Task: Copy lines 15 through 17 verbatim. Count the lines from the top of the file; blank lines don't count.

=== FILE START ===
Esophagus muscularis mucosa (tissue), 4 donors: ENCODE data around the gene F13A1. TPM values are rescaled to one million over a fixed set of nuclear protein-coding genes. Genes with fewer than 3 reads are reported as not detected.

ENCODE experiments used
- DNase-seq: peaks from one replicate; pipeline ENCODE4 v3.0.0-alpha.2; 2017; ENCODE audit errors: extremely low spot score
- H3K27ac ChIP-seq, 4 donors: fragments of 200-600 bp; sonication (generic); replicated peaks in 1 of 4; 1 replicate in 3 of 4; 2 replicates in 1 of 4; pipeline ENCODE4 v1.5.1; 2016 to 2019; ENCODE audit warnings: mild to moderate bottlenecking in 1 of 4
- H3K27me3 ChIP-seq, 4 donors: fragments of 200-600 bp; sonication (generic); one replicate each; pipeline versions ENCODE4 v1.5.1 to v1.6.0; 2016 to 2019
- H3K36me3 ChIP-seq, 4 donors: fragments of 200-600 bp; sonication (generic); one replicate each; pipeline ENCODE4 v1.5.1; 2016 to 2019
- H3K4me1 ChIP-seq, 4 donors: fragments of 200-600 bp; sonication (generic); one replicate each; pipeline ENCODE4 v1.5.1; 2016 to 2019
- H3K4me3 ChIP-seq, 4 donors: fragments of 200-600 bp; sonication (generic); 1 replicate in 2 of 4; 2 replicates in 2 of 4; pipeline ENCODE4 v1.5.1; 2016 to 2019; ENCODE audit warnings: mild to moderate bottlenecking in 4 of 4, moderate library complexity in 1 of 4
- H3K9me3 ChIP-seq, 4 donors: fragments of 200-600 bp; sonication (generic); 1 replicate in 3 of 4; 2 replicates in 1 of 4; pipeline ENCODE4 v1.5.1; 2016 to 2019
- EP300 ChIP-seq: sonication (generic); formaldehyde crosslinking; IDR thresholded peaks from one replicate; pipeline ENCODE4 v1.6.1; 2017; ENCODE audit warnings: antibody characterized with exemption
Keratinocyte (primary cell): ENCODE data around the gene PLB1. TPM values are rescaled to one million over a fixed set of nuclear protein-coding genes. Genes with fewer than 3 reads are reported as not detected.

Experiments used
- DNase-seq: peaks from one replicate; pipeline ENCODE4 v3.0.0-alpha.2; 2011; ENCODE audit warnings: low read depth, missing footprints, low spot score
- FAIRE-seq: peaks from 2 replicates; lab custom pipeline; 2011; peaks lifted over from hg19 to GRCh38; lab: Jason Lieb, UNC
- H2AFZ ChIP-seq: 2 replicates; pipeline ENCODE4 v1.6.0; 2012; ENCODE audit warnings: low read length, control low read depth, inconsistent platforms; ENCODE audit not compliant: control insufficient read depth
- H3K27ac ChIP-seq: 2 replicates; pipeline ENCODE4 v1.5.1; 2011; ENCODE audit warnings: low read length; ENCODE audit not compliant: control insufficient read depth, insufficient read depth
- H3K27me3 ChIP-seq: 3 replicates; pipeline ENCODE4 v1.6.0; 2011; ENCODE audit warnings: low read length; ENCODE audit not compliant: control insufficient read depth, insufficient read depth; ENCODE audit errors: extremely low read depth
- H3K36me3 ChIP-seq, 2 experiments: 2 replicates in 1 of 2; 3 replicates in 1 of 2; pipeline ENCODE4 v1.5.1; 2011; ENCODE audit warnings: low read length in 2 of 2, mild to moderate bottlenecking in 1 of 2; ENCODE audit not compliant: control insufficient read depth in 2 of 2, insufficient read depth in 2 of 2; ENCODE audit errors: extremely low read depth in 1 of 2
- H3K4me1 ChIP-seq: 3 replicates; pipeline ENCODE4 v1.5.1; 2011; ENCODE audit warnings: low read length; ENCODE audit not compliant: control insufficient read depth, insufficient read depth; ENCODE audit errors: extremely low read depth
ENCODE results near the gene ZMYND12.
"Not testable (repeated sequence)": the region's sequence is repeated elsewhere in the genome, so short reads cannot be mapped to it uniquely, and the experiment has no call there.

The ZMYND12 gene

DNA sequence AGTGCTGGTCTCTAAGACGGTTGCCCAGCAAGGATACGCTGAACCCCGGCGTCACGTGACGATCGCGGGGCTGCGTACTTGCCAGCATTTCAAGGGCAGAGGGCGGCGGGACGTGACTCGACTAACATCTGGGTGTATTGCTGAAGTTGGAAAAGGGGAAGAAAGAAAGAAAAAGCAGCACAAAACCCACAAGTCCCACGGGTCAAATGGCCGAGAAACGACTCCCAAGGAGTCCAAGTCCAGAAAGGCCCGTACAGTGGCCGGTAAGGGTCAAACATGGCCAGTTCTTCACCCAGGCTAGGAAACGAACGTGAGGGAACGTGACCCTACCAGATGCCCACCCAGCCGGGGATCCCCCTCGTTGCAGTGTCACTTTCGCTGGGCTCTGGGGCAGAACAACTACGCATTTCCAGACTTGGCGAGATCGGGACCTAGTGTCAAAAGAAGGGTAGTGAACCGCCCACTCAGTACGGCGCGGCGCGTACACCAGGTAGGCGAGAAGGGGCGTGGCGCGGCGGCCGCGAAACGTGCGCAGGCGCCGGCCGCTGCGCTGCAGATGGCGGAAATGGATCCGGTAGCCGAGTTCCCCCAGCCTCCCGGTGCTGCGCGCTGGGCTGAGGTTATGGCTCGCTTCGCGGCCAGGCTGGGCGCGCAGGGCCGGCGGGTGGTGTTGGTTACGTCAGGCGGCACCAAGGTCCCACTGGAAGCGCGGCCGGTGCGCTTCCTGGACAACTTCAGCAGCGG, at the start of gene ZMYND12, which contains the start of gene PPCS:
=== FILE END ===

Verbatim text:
- H2AFZ ChIP-seq: 2 replicates; pipeline ENCODE4 v1.6.0; 2012; ENCODE audit warnings: low read length, control low read depth, inconsistent platforms; ENCODE audit not compliant: control insufficient read depth
- H3K27ac ChIP-seq: 2 replicates; pipeline ENCODE4 v1.5.1; 2011; ENCODE audit warnings: low read length; ENCODE audit not compliant: control insufficient read depth, insufficient read depth
- H3K27me3 ChIP-seq: 3 replicates; pipeline ENCODE4 v1.6.0; 2011; ENCODE audit warnings: low read length; ENCODE audit not compliant: control insufficient read depth, insufficient read depth; ENCODE audit errors: extremely low read depth